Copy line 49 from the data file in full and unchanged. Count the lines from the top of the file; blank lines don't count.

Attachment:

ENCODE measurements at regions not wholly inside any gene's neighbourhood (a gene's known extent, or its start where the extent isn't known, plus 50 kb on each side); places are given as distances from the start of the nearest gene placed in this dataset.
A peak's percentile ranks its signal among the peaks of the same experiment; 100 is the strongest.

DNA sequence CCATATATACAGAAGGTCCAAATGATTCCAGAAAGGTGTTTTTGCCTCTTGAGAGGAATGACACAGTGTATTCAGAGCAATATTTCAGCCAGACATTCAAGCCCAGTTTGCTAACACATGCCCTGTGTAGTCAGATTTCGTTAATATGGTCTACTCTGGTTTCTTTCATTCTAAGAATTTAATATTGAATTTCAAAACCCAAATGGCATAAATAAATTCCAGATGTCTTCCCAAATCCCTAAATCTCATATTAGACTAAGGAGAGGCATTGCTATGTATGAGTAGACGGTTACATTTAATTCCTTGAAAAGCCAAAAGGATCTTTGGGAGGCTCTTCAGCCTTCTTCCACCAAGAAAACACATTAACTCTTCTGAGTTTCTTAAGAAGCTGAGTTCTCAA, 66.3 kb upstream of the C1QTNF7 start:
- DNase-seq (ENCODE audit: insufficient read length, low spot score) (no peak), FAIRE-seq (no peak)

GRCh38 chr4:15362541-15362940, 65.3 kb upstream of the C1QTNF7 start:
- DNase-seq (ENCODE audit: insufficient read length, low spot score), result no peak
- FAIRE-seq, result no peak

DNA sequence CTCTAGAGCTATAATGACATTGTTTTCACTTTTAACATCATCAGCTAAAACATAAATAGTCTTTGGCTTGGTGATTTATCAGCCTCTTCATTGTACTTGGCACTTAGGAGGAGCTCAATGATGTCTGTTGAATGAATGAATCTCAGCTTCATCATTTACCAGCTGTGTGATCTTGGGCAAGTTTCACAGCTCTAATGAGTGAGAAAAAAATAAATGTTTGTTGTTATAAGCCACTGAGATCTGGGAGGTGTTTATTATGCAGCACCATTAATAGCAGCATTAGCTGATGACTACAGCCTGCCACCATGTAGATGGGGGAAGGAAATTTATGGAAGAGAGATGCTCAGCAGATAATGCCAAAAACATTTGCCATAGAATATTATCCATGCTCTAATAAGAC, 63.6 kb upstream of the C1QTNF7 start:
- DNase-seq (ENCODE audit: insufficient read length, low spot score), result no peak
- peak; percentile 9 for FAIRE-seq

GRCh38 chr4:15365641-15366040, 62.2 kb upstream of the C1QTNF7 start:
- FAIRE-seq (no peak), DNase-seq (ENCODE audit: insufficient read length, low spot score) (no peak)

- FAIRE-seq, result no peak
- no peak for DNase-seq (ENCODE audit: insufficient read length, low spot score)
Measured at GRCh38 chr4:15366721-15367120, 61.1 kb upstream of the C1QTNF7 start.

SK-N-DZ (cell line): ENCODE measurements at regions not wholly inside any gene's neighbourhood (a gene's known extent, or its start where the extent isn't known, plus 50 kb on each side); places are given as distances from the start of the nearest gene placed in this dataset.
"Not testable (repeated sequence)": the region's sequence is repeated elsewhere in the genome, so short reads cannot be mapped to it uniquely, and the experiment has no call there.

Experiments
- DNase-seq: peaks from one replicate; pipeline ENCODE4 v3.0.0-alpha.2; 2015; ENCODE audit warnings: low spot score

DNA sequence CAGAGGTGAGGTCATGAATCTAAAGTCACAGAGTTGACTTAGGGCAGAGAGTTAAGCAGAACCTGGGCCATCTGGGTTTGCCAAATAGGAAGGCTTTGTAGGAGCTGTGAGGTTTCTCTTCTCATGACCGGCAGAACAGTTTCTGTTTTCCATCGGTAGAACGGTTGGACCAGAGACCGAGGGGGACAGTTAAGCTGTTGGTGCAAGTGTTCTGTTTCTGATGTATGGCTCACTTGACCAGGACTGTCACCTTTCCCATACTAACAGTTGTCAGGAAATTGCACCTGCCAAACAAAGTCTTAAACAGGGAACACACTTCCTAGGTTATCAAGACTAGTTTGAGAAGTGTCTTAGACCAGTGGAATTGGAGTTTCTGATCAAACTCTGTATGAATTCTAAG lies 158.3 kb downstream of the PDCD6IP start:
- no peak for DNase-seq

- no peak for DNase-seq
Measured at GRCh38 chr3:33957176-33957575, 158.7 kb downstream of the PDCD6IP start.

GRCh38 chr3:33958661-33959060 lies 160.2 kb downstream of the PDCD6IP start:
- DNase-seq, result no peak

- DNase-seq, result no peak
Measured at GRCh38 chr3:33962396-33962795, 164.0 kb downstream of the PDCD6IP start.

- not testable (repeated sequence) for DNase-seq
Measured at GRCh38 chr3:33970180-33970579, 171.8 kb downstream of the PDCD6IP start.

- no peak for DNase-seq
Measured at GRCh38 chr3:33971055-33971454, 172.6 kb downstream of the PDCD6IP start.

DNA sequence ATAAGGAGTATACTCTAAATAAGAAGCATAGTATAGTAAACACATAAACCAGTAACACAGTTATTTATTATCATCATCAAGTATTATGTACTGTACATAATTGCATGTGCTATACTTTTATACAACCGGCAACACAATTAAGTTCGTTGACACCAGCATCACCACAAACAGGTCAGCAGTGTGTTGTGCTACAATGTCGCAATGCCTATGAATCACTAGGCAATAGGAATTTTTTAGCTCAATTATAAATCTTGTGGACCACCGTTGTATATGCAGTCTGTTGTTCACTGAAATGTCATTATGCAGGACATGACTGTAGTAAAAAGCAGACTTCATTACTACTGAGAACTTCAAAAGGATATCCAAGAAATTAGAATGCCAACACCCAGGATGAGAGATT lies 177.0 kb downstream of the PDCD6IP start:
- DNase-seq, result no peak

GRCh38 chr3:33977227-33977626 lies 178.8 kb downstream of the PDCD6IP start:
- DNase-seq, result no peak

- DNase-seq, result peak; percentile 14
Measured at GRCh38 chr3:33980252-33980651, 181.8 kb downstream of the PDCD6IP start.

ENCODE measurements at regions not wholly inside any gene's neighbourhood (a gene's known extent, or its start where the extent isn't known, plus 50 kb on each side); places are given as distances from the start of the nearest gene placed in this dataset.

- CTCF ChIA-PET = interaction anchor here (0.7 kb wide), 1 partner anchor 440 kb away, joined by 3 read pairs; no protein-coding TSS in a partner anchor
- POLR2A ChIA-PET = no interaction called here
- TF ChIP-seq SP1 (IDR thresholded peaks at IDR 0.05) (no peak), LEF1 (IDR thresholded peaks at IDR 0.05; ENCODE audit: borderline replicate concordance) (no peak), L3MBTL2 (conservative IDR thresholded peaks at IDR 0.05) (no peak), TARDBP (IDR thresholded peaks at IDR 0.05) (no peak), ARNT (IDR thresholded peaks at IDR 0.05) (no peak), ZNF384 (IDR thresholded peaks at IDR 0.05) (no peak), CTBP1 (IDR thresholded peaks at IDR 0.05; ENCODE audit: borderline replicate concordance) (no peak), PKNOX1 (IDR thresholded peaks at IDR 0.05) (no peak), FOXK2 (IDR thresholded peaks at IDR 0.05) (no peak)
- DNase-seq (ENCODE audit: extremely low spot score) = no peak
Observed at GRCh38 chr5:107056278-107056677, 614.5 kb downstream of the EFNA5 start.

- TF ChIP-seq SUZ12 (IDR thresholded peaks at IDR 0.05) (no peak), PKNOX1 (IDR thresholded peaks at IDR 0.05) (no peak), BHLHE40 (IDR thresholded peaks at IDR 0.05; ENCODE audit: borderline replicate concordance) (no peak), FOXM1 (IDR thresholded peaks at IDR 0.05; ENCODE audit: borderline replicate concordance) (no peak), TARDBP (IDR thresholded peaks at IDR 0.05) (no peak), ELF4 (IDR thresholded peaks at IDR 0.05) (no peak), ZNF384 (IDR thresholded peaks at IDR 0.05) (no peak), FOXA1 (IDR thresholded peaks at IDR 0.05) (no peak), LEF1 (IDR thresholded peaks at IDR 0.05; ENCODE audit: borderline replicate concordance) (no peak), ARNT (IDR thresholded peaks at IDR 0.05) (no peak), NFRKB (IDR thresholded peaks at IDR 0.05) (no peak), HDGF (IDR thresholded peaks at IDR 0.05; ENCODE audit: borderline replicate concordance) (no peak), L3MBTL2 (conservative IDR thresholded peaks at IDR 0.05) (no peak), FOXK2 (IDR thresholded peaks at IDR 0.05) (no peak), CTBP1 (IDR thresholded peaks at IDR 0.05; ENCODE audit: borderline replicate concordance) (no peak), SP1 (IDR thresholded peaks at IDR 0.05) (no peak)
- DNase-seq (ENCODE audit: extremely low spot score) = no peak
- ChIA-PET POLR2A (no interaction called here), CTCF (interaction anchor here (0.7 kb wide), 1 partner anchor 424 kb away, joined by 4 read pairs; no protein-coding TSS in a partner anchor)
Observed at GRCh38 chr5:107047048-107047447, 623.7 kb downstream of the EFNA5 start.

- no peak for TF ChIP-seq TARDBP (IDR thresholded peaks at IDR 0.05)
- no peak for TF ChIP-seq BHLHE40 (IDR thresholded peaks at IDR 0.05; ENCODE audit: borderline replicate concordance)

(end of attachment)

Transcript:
- no peak for TF ChIP-seq BHLHE40 (IDR thresholded peaks at IDR 0.05; ENCODE audit: borderline replicate concordance)